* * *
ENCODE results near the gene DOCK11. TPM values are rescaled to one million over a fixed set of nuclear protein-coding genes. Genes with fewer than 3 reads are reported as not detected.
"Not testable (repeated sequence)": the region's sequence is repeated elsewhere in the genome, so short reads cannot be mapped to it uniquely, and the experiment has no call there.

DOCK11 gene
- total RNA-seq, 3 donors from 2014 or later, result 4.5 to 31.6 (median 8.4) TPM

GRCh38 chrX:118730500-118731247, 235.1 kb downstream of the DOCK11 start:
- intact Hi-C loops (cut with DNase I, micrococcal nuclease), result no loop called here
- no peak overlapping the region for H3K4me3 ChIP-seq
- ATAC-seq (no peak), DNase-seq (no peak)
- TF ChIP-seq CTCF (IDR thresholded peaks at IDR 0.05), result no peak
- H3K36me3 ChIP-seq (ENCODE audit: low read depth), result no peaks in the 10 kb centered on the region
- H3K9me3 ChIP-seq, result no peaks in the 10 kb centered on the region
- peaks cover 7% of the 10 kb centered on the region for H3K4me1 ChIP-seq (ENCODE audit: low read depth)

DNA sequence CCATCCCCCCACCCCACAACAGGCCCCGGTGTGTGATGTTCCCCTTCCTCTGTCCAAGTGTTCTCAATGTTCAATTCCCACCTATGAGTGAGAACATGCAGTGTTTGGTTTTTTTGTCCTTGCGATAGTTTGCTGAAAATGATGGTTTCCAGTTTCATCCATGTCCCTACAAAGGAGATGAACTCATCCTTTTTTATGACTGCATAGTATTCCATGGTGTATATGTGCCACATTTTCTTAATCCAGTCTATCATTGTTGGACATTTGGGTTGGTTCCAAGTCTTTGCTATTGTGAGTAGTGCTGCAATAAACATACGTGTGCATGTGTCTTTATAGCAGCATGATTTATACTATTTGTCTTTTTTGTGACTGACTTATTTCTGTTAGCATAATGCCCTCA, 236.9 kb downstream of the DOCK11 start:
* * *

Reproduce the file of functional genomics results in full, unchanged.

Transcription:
ENCODE results near the gene DOCK11. TPM values are rescaled to one million over a fixed set of nuclear protein-coding genes. Genes with fewer than 3 reads are reported as not detected.
"Not testable (repeated sequence)": the region's sequence is repeated elsewhere in the genome, so short reads cannot be mapped to it uniquely, and the experiment has no call there.

DOCK11 gene
- total RNA-seq, 3 donors from 2014 or later, result 4.5 to 31.6 (median 8.4) TPM

GRCh38 chrX:118730500-118731247, 235.1 kb downstream of the DOCK11 start:
- intact Hi-C loops (cut with DNase I, micrococcal nuclease), result no loop called here
- no peak overlapping the region for H3K4me3 ChIP-seq
- ATAC-seq (no peak), DNase-seq (no peak)
- TF ChIP-seq CTCF (IDR thresholded peaks at IDR 0.05), result no peak
- H3K36me3 ChIP-seq (ENCODE audit: low read depth), result no peaks in the 10 kb centered on the region
- H3K9me3 ChIP-seq, result no peaks in the 10 kb centered on the region
- peaks cover 7% of the 10 kb centered on the region for H3K4me1 ChIP-seq (ENCODE audit: low read depth)

DNA sequence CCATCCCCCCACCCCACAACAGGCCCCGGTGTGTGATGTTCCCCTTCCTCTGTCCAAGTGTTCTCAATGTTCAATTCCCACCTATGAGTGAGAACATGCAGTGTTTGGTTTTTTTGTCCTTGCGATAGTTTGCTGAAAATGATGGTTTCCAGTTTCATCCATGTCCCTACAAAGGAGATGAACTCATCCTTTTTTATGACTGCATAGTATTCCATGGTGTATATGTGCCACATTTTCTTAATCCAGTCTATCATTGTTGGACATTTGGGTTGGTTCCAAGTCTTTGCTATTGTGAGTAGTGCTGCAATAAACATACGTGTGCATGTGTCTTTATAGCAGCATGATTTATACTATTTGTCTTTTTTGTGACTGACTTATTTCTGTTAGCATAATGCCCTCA, 236.9 kb downstream of the DOCK11 start: